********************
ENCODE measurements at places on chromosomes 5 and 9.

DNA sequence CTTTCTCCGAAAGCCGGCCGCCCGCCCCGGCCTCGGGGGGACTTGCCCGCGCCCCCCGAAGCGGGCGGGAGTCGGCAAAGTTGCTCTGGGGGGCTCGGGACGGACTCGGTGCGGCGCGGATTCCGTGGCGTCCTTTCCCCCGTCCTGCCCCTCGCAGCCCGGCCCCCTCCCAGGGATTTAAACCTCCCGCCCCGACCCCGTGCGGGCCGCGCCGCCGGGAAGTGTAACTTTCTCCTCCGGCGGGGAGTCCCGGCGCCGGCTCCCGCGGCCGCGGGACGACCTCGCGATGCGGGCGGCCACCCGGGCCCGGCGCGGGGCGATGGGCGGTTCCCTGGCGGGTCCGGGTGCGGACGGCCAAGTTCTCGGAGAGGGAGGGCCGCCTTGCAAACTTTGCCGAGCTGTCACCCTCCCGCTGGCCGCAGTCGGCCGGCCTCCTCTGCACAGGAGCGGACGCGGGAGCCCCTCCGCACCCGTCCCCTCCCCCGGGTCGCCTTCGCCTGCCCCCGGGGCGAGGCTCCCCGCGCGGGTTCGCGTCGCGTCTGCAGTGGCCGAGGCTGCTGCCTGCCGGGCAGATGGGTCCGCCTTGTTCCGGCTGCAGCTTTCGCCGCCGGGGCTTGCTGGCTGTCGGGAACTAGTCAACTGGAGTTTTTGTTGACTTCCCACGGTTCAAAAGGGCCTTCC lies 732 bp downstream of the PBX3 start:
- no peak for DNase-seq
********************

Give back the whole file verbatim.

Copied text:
ENCODE measurements at places on chromosomes 5 and 9.

DNA sequence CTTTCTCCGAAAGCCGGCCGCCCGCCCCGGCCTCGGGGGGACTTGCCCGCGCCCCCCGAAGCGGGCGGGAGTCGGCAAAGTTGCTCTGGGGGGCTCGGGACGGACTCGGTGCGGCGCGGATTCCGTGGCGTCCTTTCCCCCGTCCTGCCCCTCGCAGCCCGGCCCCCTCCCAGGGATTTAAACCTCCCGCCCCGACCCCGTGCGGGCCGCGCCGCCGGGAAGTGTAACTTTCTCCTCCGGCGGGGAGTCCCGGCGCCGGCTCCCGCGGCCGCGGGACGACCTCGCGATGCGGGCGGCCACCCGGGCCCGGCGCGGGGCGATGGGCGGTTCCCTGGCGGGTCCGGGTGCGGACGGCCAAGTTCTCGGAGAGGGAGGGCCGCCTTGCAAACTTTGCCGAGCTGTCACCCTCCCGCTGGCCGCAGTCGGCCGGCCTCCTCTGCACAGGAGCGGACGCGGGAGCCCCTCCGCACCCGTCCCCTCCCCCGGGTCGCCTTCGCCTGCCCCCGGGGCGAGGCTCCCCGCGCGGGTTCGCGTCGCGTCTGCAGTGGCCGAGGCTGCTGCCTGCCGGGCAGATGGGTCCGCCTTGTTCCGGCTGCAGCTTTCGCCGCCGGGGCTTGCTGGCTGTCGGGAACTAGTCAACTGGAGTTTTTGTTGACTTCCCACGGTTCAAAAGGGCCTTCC lies 732 bp downstream of the PBX3 start:
- no peak for DNase-seq